I use a few of different songs that I've become very familiar with as a crude tool to access a speaker's capabilities. Not perfect by any means but way better than gauging the speaker by how much I 'like' it in three minutes with unfamiliar music. And I've become better at it over time. I'm convinced that a reputable reviewer who also takes measurements would be better at evaluating a speaker by just listening than I ever would be.

Harman's 'trained listeners' are an example of being better listeners as demonstrated by their How to Listen software from several years back. I made it to a grade 6 level pretty quick but those guys were at a grade 12 level or thereabouts according to Sean Olive.

Salk speakers are a good example of looks adding to perceived sound quality. I bet he could actually have happy customers with blose cubes hidden behind the grills.
If you are familiar with a recording, you can use it to gauge some aspects of sound quality, but no single recording will ever paint a complete picture of a speaker's character. One thing I think is ridiculous is when people try to evaluate a system at a trade show; they listen to one of two tracks in a complex and hastily set up system, and think that they can fairly judge a single component in there out of many? And that is ignoring the effect of their own biases and expectations which pretty much pulls out the rug from under the entire affair anyway.
 
Alex2507

Alex2507

Audioholic Slumlord
If you are familiar with a recording, you can use it to gauge some aspects of sound quality, but no single recording will ever paint a complete picture of a speaker's character.
Agreed but I would want to stress that some important aspects of a speaker like bass which is relatively expensive to reproduce and what TLS calls the speech discrimination band are easy enough to evaluate.

My favorite tune to use for bottom end is from The Wall Flowers, One Head Light because of a rolling bass line that I've seen make speakers at a Magnolia become unglued in short order. A PETT guy, dlr, has a full range, DIY, dual 10", omnipolar rig that gives the bottom end more detail than I've ever heard.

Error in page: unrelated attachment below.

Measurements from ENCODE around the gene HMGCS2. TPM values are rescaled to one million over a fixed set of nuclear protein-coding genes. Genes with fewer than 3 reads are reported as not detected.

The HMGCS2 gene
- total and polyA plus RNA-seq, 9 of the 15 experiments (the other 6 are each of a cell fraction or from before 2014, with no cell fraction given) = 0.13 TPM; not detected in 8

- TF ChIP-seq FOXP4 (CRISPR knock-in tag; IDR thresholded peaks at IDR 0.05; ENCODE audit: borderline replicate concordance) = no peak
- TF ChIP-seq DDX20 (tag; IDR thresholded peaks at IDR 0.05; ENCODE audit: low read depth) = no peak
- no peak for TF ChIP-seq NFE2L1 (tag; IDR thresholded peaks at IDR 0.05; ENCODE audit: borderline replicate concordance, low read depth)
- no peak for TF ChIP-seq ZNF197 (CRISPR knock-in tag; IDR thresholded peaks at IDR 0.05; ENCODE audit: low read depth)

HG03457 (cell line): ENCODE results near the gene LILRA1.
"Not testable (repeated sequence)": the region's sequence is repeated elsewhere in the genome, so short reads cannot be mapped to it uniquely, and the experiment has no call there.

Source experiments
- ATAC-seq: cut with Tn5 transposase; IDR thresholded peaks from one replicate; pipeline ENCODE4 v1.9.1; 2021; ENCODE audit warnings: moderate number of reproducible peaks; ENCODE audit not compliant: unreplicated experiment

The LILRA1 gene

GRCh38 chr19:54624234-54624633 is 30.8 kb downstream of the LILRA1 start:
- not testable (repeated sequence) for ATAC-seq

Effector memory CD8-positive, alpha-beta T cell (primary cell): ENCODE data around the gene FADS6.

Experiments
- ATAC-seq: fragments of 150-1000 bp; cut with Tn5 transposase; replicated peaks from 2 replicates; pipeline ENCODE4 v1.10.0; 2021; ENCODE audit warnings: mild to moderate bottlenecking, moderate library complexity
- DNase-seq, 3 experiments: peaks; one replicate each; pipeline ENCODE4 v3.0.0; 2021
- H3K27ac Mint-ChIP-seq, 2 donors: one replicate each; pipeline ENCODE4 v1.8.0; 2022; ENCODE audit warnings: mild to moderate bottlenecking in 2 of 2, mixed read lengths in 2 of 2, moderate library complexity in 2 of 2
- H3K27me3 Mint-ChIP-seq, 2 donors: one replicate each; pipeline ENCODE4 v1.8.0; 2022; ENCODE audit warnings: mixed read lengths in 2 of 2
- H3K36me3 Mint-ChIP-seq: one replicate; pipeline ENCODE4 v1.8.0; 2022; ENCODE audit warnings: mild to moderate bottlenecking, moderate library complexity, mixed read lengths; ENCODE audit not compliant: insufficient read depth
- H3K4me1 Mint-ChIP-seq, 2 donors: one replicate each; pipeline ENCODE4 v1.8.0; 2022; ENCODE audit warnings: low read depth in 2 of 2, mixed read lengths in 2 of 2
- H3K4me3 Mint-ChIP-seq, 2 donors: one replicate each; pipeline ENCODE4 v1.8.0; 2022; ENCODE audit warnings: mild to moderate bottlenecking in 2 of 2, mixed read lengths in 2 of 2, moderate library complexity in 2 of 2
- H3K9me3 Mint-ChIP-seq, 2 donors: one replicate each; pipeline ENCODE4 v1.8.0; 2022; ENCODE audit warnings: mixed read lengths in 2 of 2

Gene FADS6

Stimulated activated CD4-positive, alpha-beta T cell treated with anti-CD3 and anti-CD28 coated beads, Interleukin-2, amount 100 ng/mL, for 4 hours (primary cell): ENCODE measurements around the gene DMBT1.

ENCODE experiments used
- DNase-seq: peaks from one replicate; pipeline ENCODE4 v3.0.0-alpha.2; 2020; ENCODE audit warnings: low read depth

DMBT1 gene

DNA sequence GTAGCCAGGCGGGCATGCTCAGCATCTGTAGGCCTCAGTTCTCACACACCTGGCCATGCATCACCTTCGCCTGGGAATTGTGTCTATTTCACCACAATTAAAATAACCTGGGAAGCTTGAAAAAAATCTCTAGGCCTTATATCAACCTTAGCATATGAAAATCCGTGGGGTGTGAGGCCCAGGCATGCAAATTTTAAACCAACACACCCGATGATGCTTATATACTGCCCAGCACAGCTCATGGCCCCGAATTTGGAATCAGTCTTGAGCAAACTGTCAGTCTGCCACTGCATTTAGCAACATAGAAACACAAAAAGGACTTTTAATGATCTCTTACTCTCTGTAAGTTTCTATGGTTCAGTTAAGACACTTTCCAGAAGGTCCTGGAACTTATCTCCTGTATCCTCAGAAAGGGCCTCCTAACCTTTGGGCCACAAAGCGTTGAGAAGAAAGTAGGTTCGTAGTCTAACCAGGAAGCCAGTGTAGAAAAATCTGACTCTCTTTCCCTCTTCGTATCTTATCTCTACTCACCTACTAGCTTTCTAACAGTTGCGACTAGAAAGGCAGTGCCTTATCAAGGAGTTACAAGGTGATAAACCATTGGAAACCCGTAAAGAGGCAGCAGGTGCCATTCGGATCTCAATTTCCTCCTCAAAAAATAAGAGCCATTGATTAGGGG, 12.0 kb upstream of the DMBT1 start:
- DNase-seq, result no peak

Dire Strates Money for Nothing has Sting doing backup vocals. I remember the rig I was listening to when I first realized that. It was an Oprah ah-hah moment for me. Up until then I was only ever using the tune for the crazy intro finishing off with drums and then the guitar riff to start the off the song for real. The demonstration of vocal clarity set the bar from there on in.

I can't recall the name of the tune by Chris Isaac (but I had been listening to it a lot) showed me how Anthem's ARC took the life out of the song regardless of the volume. As I said, familiar music is a crude tool and as you point out, the picture is incomplete but it sure beats not having nuthin'.

As many reviews as you've done lately, you must put some faith in your own initial opinion of a speaker. I'm not talking about evaluating components like amps or DACs here because everybody knows H/K watts are to die for. j/k. Hey, PENG. :) I am able to get a rough idea of a speaker's power handling by turning it up to the point of distortion and then seeing how loud I have to yell to be heard. I know, an SPL meter would be better and simple enough to bring. I don't know why I haven't done so in the past but I'm pretty much done auditioning speakers for now.

Thanks for the article. I'll have my blose lovin' nephew read it as reference material for his first speaker purchase. It'll give him some food for thought.
 
Pogre

Pogre

Audioholic Warlord
I always take a couple of Blues Traveler songs with me when I wanna check out speakers. Strong bass, clean sounding drums and their singer has a very distinct voice. Plus the harmonica too. They're not all I bring along, but they're on the list for sure.
 
davidscott

davidscott

Audioholic Field Marshall
Love me some Blues Traveler. Runaround is surely one of my Favs.
 
jinjuku

jinjuku

Moderator
The thread at audiophilestyle about this article is going to be a doozy. I'm Plissken over there BTW.

Nothing gets more snake oil than Audiophile Switches. I have the Uptone Etherregen in my rack and it's hanging off a LACP LAG into a computer with a 2 port Intel Server NIC. This allows me to play music in J River and swap the cables as the music plays. Not one iota of difference in a $640 switch that runs incredibly warm and my $90 Cisco SG-200, my $20 D-Link, or my $18,000 dollars worth of Cisco Nexus.